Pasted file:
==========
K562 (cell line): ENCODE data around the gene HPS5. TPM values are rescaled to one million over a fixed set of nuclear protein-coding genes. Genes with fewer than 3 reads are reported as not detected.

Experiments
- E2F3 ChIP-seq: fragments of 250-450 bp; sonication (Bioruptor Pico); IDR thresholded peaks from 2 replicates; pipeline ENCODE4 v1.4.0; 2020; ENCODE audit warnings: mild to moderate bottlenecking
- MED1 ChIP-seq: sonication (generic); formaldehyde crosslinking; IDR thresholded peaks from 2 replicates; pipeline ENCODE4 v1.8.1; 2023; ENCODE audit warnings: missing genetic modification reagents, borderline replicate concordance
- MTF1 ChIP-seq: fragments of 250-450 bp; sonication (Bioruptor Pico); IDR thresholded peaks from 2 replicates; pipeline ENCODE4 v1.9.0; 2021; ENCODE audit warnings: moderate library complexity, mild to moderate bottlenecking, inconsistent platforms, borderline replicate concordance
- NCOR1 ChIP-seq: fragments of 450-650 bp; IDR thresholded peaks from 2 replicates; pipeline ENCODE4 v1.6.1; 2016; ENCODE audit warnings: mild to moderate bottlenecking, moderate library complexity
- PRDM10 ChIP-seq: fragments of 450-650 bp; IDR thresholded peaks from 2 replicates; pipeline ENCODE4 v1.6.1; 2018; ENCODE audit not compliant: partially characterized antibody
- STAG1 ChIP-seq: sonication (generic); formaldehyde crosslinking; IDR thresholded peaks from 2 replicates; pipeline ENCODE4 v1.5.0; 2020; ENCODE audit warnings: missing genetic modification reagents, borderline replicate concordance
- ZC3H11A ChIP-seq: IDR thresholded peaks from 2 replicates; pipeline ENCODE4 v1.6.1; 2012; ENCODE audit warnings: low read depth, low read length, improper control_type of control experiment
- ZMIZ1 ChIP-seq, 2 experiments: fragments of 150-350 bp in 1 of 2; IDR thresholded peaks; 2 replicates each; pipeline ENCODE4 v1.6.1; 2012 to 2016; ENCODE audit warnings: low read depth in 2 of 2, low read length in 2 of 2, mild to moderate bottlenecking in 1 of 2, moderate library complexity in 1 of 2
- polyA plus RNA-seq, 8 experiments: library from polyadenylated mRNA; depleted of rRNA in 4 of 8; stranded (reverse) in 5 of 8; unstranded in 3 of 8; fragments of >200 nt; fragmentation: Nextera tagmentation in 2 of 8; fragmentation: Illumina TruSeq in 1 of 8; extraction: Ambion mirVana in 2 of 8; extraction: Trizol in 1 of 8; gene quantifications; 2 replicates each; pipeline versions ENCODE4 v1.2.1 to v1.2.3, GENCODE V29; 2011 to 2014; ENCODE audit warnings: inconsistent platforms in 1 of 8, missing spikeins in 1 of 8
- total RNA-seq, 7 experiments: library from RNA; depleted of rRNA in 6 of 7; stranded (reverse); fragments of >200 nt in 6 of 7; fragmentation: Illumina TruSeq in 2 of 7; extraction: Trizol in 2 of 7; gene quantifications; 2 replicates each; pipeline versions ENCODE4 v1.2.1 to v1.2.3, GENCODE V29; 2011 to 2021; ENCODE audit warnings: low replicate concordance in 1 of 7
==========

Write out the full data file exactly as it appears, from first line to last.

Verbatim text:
K562 (cell line): ENCODE data around the gene HPS5. TPM values are rescaled to one million over a fixed set of nuclear protein-coding genes. Genes with fewer than 3 reads are reported as not detected.

Experiments
- E2F3 ChIP-seq: fragments of 250-450 bp; sonication (Bioruptor Pico); IDR thresholded peaks from 2 replicates; pipeline ENCODE4 v1.4.0; 2020; ENCODE audit warnings: mild to moderate bottlenecking
- MED1 ChIP-seq: sonication (generic); formaldehyde crosslinking; IDR thresholded peaks from 2 replicates; pipeline ENCODE4 v1.8.1; 2023; ENCODE audit warnings: missing genetic modification reagents, borderline replicate concordance
- MTF1 ChIP-seq: fragments of 250-450 bp; sonication (Bioruptor Pico); IDR thresholded peaks from 2 replicates; pipeline ENCODE4 v1.9.0; 2021; ENCODE audit warnings: moderate library complexity, mild to moderate bottlenecking, inconsistent platforms, borderline replicate concordance
- NCOR1 ChIP-seq: fragments of 450-650 bp; IDR thresholded peaks from 2 replicates; pipeline ENCODE4 v1.6.1; 2016; ENCODE audit warnings: mild to moderate bottlenecking, moderate library complexity
- PRDM10 ChIP-seq: fragments of 450-650 bp; IDR thresholded peaks from 2 replicates; pipeline ENCODE4 v1.6.1; 2018; ENCODE audit not compliant: partially characterized antibody
- STAG1 ChIP-seq: sonication (generic); formaldehyde crosslinking; IDR thresholded peaks from 2 replicates; pipeline ENCODE4 v1.5.0; 2020; ENCODE audit warnings: missing genetic modification reagents, borderline replicate concordance
- ZC3H11A ChIP-seq: IDR thresholded peaks from 2 replicates; pipeline ENCODE4 v1.6.1; 2012; ENCODE audit warnings: low read depth, low read length, improper control_type of control experiment
- ZMIZ1 ChIP-seq, 2 experiments: fragments of 150-350 bp in 1 of 2; IDR thresholded peaks; 2 replicates each; pipeline ENCODE4 v1.6.1; 2012 to 2016; ENCODE audit warnings: low read depth in 2 of 2, low read length in 2 of 2, mild to moderate bottlenecking in 1 of 2, moderate library complexity in 1 of 2
- polyA plus RNA-seq, 8 experiments: library from polyadenylated mRNA; depleted of rRNA in 4 of 8; stranded (reverse) in 5 of 8; unstranded in 3 of 8; fragments of >200 nt; fragmentation: Nextera tagmentation in 2 of 8; fragmentation: Illumina TruSeq in 1 of 8; extraction: Ambion mirVana in 2 of 8; extraction: Trizol in 1 of 8; gene quantifications; 2 replicates each; pipeline versions ENCODE4 v1.2.1 to v1.2.3, GENCODE V29; 2011 to 2014; ENCODE audit warnings: inconsistent platforms in 1 of 8, missing spikeins in 1 of 8
- total RNA-seq, 7 experiments: library from RNA; depleted of rRNA in 6 of 7; stranded (reverse); fragments of >200 nt in 6 of 7; fragmentation: Illumina TruSeq in 2 of 7; extraction: Trizol in 2 of 7; gene quantifications; 2 replicates each; pipeline versions ENCODE4 v1.2.1 to v1.2.3, GENCODE V29; 2011 to 2021; ENCODE audit warnings: low replicate concordance in 1 of 7